Effect of Anti-Zona Antibodies in Follicular Fluid and Serum on ICSI Outcomes For Explained and Unexplained Groups


  • Sahib Yahiya Hassan Al-Murshidi (Assistant professor, Urology and Infertility Department/ College of Medicine/ Kufa University)
  • Saba Sabeeh H. Al-Ubodi (M.B.Ch. B., Urology and Infertility Department/ Thi-Qar College of Medicine)
  • Bassima Shamkhi Al- Gazzali (Assistant professor, Gynecology and Obstetrical Department/ College of Medicine/ Kufa University)


Anti-zona antibody (AZA), Explained and unexplained infertility, Follicular fluid, ICSI outcomes


Objective: This study aims to determine the presence of blood serum and follicular anti-zona pellucid antibody in two groups of sub-fertile women (explained and unexplained), to evaluate the influence of these autoantibodies on ICSI treatment outcomes and to interpret these findings according to the cause of subfertility treatment outcome.                                     

Methods and Materials: This prospective cohort study included 45 sub-fertile women who are divided into subgroups; that are the explained and unexplained groups. All females underwent 45 IVF-ICSI cycles after a certain ovarian stimulation protocol, 45 reached the egg retrieval stage and 44 was reaching embryo transfer stage, at the Fertility center in AL-Najaf Al-Ashraf city from October 2015 to November 2016. Women had undergone thorough assessments (clinical history and full examination) and frequent ultrasonography with basal hormonal level in cycle day two and hematological assessment for AZA, hormonal assessments (E2), two days before retrieval. Also on the day of oocyte retrieval, follicular fluid was centrifuged and freeze for assessing AZA later. After 2 weeks, serum assessed for HCG to detect biochemical pregnancy.                                                                                        

Results: The study found that the age mean and range of the studied groups were (29.71±6.62) (18-45year); the BMI mean was (27.70±4.05) Kg/m2, ranged between (19 -35.7); and duration of infertility in years (8.40±4.16), ranged between (2-18) years, and a large percent of them had a history of primary subfertility (86.7%). Regarding the cause of subfertility, a high percent of the studied groups of unexplained cause with a percentage (40%). Regarding ICSI outcome, the pregnancy rate was 28.89%. In women with unexplained cause, pregnancy rate was (33.30%) followed by women with explained cause which was (25.90%). Pregnant women had better ICSI parameters than non-pregnant one. Basal hormonal levels were within normal range, also peak E2 show normal value, but E2 at CD2 was of higher significance in an unexplained type or group. Follicular and serum AZA was higher in women with unexplained cause than in women with explained cause but of no significant difference. Furthermore, peak mean of Follicular AZA in women with unexplained infertility was (10.29 IU/L), followed by ovulatory cause. Pregnancy rate in women with high AZA decreased, and it affect ICSI outcome in general. Regarding FF –AZA, higher follicular fluid values were in unexplained cause. Also, positive non-significant correlation between E2 and follicle count with serum AZA was observed. Finally, there were some correlations between blood serum AZA, FF AZA and ICSI outcome and other parameters.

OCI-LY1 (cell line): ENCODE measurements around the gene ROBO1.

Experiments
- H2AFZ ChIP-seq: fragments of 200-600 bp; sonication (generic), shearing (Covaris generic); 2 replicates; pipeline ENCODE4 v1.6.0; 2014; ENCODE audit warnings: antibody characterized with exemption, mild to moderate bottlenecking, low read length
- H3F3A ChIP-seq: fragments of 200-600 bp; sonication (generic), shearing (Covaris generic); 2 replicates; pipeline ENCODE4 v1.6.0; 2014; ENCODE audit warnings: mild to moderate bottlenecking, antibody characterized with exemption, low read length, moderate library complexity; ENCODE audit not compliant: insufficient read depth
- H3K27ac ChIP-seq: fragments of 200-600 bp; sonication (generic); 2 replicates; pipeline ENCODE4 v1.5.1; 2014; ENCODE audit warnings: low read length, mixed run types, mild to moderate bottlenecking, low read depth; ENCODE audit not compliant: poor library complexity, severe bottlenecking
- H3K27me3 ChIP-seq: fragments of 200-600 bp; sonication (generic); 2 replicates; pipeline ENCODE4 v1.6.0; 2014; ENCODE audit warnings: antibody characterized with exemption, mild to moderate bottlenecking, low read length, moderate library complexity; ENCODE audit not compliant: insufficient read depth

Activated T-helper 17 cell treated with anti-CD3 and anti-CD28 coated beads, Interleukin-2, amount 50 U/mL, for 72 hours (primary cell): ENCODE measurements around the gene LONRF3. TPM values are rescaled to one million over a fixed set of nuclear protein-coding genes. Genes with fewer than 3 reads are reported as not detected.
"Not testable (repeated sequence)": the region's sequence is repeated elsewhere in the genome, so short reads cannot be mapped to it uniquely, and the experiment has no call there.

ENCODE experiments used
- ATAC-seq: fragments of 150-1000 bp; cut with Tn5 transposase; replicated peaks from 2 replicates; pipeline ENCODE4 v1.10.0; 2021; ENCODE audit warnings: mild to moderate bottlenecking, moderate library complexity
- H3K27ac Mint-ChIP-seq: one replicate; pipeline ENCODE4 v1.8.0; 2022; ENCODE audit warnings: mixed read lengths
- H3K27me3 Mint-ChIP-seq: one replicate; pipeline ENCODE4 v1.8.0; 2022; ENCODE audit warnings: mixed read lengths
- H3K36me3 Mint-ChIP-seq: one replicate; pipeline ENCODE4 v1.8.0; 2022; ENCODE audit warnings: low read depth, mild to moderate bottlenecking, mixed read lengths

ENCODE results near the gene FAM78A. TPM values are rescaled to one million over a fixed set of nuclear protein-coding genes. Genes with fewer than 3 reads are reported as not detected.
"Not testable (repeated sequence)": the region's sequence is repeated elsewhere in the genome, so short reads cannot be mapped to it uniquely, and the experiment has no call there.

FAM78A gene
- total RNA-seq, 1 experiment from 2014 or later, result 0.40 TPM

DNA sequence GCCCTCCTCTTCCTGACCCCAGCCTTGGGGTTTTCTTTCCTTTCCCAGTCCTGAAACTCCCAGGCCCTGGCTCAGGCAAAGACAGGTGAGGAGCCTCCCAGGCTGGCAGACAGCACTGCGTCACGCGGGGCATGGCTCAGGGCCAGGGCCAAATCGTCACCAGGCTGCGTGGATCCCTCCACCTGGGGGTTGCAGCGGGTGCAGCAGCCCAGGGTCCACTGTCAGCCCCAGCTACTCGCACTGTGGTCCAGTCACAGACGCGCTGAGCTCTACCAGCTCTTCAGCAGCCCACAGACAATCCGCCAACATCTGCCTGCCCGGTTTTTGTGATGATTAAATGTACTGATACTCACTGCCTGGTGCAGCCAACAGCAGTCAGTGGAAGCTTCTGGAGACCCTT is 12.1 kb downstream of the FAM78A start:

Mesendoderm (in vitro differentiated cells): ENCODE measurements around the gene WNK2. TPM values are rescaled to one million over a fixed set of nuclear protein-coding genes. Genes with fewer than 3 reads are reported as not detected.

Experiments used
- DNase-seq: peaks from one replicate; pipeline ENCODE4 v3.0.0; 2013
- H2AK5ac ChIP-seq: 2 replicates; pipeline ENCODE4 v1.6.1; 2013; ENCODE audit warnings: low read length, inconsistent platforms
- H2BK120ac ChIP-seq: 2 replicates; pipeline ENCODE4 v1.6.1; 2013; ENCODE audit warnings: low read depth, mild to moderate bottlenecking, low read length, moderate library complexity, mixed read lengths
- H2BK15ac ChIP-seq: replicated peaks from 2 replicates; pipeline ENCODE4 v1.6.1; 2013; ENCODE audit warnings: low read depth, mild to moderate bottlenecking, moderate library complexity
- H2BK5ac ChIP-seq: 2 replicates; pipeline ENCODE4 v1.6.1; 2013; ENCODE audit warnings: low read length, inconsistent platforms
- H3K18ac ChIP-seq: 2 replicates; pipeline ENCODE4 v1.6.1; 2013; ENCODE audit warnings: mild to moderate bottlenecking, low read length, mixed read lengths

Conclusion:  We conclude from this study that multiple factors affect ICSI outcome, and may be used as markers of fecundity for counseling IVF/ICSI candidates to elevate success rate and decrease the cancellation cycles. Women with unexplained subfertility must firstly be checked for presence of AZA and treated before beginning ICSI cycle to increase conception rate. Minimal immune activation as detected by serum and follicular AZA may help in success rate of ICSI outcome.                                                                                                       


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